Cameron promises fast-track constitutional reform after Scots vote no

19 Sep 14
Prime Minister David Cameron today set Britain on a headlong programme of constitutional reform, after the people of Scotland voted by a 55-45% margin in yesterday’s referendum to reject the option of independence from the UK.

By Keith Aitken in Edinburgh | 19 September 2014

Prime Minister David Cameron today set Britain on a headlong programme of constitutional reform, after the people of Scotland voted by a 55-45% margin in yesterday’s referendum to reject the option of independence from the UK.

Scotland votes No

In a dawn statement at Downing Street, Cameron promised that the unionist parties would honour their last-minute pledge to Scots of increased fiscal and welfare devolution, and announced that the industrialist Lord Smith of Kelvin had been asked to formulate proposals within the ambitious pre-general election timetable outlined to Scottish voters by former Labour prime minister Gordon Brown.

The prime minister moved to ease growing unrest among his own English backbenchers by announcing that the reforms would also seek to deliver a ‘fair and balanced settlement’ of the so-called West Lothian Question, concerning the continued right of Scottish MPs to take part in Commons votes on subject areas that are devolved to Holyrood. 

In Scotland, a visibly disappointed First Minister Alex Salmond undertook that his Scottish National Party government would co-operate fully and constructively with the process, as agreed under his 2012 Edinburgh Agreement with Cameron. But he also warned Cameron not to renege on the promised extra powers for Holyrood. ‘Scotland will expect these to be honoured in rapid course,’ Salmond said.

Reinforcing this warning is the fact that the referendum, though not producing as close a result as the later polls had predicted, demonstrated a high and continuing degree of dissatisfaction with Scotland’s treatment under the British state.  

Across the country, 2,001,926 people voted No and 1,617,989 voted Yes on a massive 84.6% turnout, following a two-year campaign which both sides of the debate agreed had energised Scottish civic life and re-engaged Scots with the business of politics. 

It has also decoupled the cause of independence from the SNP, and won over many Scots who have never voted for the nationalists. A clear majority of voters in the biggest Scottish city – and one-time Labour heartland – of Glasgow voted in favour of independence.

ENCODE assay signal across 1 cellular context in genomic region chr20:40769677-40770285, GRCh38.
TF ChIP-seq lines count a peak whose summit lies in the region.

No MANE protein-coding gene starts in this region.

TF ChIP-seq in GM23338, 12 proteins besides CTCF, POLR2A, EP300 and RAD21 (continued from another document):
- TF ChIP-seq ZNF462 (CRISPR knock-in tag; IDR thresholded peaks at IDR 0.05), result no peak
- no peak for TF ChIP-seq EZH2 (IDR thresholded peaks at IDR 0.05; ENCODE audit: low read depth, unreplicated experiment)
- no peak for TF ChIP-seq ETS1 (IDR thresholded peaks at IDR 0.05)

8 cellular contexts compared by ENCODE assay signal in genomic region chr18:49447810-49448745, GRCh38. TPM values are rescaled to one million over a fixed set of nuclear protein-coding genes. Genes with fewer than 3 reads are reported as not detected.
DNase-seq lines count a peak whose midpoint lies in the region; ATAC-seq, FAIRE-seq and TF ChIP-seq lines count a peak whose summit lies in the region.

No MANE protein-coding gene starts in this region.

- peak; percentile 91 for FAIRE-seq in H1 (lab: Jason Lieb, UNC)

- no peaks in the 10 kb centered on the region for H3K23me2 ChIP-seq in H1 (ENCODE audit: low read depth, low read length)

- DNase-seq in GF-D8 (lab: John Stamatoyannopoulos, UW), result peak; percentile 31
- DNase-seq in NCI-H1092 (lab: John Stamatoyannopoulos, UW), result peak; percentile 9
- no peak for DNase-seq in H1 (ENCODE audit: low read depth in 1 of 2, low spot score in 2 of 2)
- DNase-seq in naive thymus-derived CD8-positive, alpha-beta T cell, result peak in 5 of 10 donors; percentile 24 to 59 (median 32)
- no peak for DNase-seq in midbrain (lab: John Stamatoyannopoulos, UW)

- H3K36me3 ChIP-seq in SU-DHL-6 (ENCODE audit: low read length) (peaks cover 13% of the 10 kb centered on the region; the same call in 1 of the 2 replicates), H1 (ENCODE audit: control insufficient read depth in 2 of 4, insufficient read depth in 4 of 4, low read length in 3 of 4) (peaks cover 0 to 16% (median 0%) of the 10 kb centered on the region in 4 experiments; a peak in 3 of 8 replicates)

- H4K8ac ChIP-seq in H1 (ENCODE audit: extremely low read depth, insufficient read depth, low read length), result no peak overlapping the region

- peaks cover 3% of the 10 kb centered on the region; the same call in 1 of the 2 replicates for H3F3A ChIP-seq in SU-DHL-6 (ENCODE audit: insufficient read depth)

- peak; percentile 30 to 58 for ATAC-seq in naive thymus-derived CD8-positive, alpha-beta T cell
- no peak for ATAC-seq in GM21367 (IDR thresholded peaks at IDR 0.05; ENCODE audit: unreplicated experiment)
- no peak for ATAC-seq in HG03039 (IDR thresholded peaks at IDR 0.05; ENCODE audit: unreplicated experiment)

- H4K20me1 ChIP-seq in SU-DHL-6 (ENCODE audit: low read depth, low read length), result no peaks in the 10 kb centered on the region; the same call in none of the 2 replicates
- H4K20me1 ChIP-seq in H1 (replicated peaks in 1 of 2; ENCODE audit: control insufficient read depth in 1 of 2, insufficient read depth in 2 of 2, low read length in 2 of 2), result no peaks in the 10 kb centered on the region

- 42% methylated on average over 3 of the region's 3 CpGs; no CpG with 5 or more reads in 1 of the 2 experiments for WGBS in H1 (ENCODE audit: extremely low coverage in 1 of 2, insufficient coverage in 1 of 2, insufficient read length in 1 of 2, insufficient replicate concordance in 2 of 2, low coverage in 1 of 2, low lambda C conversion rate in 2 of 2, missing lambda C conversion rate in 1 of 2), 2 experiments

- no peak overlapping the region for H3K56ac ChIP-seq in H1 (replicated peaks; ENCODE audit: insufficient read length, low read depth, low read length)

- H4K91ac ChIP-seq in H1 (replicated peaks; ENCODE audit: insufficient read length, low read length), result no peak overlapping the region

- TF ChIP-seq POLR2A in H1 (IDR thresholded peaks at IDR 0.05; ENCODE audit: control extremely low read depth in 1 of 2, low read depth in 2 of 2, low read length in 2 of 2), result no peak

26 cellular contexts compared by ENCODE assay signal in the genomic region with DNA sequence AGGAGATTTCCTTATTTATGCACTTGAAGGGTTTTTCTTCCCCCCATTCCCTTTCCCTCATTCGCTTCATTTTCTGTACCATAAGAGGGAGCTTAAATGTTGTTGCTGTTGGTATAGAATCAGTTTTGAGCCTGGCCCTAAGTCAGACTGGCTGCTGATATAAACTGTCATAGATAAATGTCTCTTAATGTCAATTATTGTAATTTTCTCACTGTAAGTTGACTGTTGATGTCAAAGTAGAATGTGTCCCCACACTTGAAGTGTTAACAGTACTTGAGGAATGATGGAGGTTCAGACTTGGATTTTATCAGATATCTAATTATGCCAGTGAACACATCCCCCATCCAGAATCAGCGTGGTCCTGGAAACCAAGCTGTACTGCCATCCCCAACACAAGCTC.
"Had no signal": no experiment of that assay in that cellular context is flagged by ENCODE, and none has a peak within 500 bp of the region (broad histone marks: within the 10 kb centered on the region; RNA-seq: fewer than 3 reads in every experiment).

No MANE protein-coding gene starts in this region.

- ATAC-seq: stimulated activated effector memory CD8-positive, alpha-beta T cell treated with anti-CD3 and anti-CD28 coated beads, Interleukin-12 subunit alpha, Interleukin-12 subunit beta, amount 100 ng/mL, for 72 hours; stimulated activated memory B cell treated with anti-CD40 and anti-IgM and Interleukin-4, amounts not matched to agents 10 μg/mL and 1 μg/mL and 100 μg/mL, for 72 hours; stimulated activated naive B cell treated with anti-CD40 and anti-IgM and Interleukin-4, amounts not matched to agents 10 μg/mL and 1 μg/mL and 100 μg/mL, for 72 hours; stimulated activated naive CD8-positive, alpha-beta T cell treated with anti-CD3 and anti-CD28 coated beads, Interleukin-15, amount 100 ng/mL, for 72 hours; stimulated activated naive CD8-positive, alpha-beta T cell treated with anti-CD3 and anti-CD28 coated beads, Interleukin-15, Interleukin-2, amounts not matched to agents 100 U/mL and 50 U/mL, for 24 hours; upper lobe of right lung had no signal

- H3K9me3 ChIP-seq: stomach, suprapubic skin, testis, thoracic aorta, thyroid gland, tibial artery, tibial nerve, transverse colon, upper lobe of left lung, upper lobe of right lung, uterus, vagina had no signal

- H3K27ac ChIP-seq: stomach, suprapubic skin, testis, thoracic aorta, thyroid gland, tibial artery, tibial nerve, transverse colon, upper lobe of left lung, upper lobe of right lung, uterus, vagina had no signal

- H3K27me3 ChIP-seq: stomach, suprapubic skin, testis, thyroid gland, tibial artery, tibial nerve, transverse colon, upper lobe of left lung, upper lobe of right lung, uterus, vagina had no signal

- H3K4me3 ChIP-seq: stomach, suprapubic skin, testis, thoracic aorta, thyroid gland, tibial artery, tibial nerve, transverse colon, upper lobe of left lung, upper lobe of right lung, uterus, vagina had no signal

Cameron’s statement effectively acknowledged the consequent need to deliver in full on what was promised, not least to expunge bitter memories of the 1979 devolution referendum, when Lord Home promised a better devolution scheme that never materialised. However, Smith and the UK government face some major challenges in honouring the pledge.

The highly ambitious Brown timetable – a white paper next month, a draft Bill in January, a Second Reading in March, and a final legislative version by May – was endorsed by all three unionist parties, but their proposals for reform remain both sketchy and significantly different from each other.

Conservatives are offering Holyrood full control of income tax, and have undertaken to devolve some aspects of social security such as Housing Benefit. Labour would give Holyrood power to vary the basic rate by up to 15p and to introduce a new 50p rate for top earners, while the Liberal Democrats favour a federal UK within which Holyrood would control most of the fiscal regime.

These new powers are in addition to the 2012 Scotland Act, which will give Holyrood power to vary the basic rate of income tax above 10p in the pound from 2016, and control over some minor taxes like stamp duty.

But it is now clear that the package will need to contain other, highly tricky, elements. Cameron has faced mounting backbench anger, echoed by London Mayor Boris Johnson, over ‘concessions’ made to Scotland, and has today bowed to demands to resolve the issue of Scottish MPs voting on non-Scottish issues.

The three unionist parties also promised during the campaign that the new tax powers would not bring an end to the Barnett Formula, which determines consequential shares of Westminster decisions for the budget block grants to the devolved administrations.

But it has always been hard to envisage southern backbenchers continuing to swallow Barnett, which gives Scotland a per-capita advantage, were Holyrood to use its new powers either to cut taxes below English levels as an investment incentive, or raise them to fund better public services. The more tax powers Holyrood gains, the harder that circle looks to square.

Meanwhile, Wales and Northern Ireland, which feel disadvantaged by Barnett, are also now piling on pressure for a fairer deal.  The Cardiff and Belfast governments plan to meet to discuss joint post-referendum strategy, and Plaid Cymru leader Leanne Wood said Wales would henceforth expect to keep pace with any constitutional gains granted to Scotland.

Meanwhile, CIPFA today offered to lend its expertise to the reform process to redress what it highlighted during the campaign as a lack of reliable information about the Scottish public finances.

CIPFA Scotland head Don Peebles said:‘As new powers over taxation and spending are given to Scotland it must be acknowledged that neither the Scottish nor UK Government has a true picture of the financial situation of Scotland or a clear idea of what assets or liabilities it holds.

‘If we are to find a constructive way across this constitutional watershed, openness and clarity about liabilities and assets must be at the heart of the process,’ Peebles said.

‘CIPFA will lead this process by bringing together key financial management experts to advise government on the necessary steps forward.’



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